Tuesday, January 29, 2008

What Rufus (The Naked Mole Rat) Can Teach Us About Pain

On December 25, I posted a piece about pain management and the role of strong narcotics such as fentanyl. One of the points I wanted to make was that there are different types of pain, primarily neuropathic pain and inflammatory pain. In managing patients with cancer pain (or any type of chronic pain, for that matter), it is critical to distinguish between these types of pain, because they respond to different classes of drugs. A paper published today in an online peer-reviewed journal called PLoS Biology reports that a particular animal is insensitive to inflammatory pain.

What animal, you ask? The African naked mole-rat (Heterocephalus glaber).


It turns out that naked mole-rats do not have the pain-related neuropeptide Substance P in the nerves in their skin, which means they cannot feel any inflammatory pain. Scientists tested this in a variety of ways, including injecting very small amounts of either dilute acid (about the strength of lemon juice) or capsaicin (the substance that makes hot peppers “hot”) into their paws. They did not react. To prove that Substance P is necessary and sufficient for the animals to feel pain, the scientists replaced the gene for Substance P in the nerves to one paw, leaving the other 3 alone. In animals treated in this way, injections of capsaicin into the paw with Substance P caused the animals to withdraw and lick their paws, while the mole-rats did not respond to injections into the other 3 paws.

Why is this an important experiment? According to the lead author on the study, "This is important specifically to the long-term, secondary-order inflammatory pain. It's the pain that can last for hours or days when you pull a muscle or have a surgical procedure…We're learning which nerve fibers are important for which kinds of pain, so we'll be able to develop new strategies and targets." Added his supervisor, "We really do not understand the molecular mechanism of acid sensing in humans, although it is thought to be pretty important in inflammatory pain. An animal that naturally lacks such a mechanism may help us identify what the mechanism actually is."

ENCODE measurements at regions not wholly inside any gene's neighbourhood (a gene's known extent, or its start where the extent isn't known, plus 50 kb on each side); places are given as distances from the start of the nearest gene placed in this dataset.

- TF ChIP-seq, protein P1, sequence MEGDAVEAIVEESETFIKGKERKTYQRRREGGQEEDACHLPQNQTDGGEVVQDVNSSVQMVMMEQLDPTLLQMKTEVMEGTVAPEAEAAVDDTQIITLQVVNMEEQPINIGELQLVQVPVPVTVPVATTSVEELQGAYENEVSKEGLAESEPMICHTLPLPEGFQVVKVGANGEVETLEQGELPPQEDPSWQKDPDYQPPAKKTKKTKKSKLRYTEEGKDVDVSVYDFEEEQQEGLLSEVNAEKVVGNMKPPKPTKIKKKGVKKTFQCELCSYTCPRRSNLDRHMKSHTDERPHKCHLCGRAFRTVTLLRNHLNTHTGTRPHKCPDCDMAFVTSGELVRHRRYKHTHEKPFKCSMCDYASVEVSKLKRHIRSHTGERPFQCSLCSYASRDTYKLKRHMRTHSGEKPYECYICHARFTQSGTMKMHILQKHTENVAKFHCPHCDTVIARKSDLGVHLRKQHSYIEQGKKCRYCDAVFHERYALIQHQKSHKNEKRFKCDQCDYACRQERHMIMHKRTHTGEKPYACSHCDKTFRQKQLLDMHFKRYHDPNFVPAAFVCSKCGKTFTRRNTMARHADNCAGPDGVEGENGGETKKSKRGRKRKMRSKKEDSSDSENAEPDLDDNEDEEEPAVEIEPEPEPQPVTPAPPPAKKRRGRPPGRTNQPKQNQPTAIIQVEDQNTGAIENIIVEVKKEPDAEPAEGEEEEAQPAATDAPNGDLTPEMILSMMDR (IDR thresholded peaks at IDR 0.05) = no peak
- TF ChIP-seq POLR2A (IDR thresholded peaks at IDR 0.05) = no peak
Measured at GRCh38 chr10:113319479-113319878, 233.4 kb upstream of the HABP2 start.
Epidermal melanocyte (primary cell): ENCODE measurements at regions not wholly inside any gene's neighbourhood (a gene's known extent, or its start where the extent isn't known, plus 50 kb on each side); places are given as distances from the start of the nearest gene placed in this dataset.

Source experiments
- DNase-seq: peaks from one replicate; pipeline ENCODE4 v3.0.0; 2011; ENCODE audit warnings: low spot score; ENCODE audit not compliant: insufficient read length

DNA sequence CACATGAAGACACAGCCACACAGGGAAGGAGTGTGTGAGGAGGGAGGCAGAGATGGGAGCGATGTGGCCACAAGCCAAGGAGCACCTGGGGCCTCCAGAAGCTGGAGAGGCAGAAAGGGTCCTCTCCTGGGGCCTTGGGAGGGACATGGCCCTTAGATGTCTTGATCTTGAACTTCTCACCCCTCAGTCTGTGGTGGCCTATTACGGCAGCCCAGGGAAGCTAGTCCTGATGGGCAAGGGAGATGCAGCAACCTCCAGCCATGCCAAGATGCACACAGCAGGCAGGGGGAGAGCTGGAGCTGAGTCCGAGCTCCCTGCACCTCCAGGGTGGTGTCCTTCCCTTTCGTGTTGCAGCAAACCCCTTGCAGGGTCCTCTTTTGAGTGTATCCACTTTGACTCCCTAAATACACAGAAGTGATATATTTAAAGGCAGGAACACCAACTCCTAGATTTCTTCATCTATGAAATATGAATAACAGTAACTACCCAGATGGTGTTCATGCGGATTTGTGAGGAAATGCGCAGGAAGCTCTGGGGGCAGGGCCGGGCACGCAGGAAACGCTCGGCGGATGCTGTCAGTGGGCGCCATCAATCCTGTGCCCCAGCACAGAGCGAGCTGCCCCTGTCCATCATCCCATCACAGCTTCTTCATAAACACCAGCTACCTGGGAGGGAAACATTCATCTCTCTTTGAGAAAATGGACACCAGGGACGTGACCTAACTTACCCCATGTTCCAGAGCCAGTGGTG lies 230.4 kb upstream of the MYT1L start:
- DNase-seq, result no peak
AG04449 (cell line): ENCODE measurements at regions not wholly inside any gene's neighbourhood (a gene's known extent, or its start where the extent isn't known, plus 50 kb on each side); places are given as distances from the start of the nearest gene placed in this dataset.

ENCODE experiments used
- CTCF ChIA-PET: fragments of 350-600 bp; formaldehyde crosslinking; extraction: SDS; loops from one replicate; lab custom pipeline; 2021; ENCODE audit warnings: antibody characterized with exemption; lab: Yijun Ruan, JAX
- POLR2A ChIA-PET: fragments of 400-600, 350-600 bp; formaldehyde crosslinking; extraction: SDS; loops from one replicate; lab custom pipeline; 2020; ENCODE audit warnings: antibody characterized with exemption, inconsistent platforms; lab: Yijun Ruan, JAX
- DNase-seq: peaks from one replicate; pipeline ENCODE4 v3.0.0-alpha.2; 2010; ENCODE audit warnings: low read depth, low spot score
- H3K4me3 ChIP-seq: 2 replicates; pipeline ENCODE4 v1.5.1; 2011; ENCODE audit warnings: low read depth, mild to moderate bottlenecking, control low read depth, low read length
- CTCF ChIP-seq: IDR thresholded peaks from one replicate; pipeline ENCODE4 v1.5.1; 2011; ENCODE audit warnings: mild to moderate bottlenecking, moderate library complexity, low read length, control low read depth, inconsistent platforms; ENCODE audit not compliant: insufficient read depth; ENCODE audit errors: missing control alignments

What else do we know about naked mole-rats? Well, these fascinating creatures live in oxygen-starved burrows 6 feet under the ground in East Africa. They are the only cold-blooded mammals. And… some of them can become martial arts masters.



Also, naked mole-rats are an important tool in the study of human aging.

In all seriousness, this is just another example of how science, driven only by curiosity (and not by policy), can lead to unexpected, yet fascinating and ultimately extremely important findings. The best example of that is the discovery of bacteria that live in heated vents on the ocean floor. These bacteria are the original source of the heat-stable Taq DNA polymerase, without which PCR (one of the most important laboratory techniques in molecular biology today) would be impossible.

So the next time you hear about research that on its surface sounds silly, please try to keep an open mind, knowing that important findings sometimes come from the most unexpected places.

I leave you with that thought, and this song:

4 comments:

kab625 said...

Okay Dr. David,
I love the article, but you're on my list. That song will be with me for days (lol). I really think you should have it piped into the OR. Great article, with a great "ending". Thanks,
Kathleen

Doctor David said...

The song *does* stick in one's head doesn't it?

ginger said...

You managed to incorporate Taq Polymerase and mole rats into a pediatric oncology blog. As a molecular microbiologist-turned-veterinarian who also happens to be a cancer mom ... well, I've gotta say, awesome post (even if it was written a few years ago). So glad to have stumbled onto your blog!

Becki said...

I'm a patient who got Osteosarcoma at 21 in 2008. I blog about my experiences on copingwiththebigc.blogspot.co.uk
Check tags under 'Cancer' or medical etc.
Thanks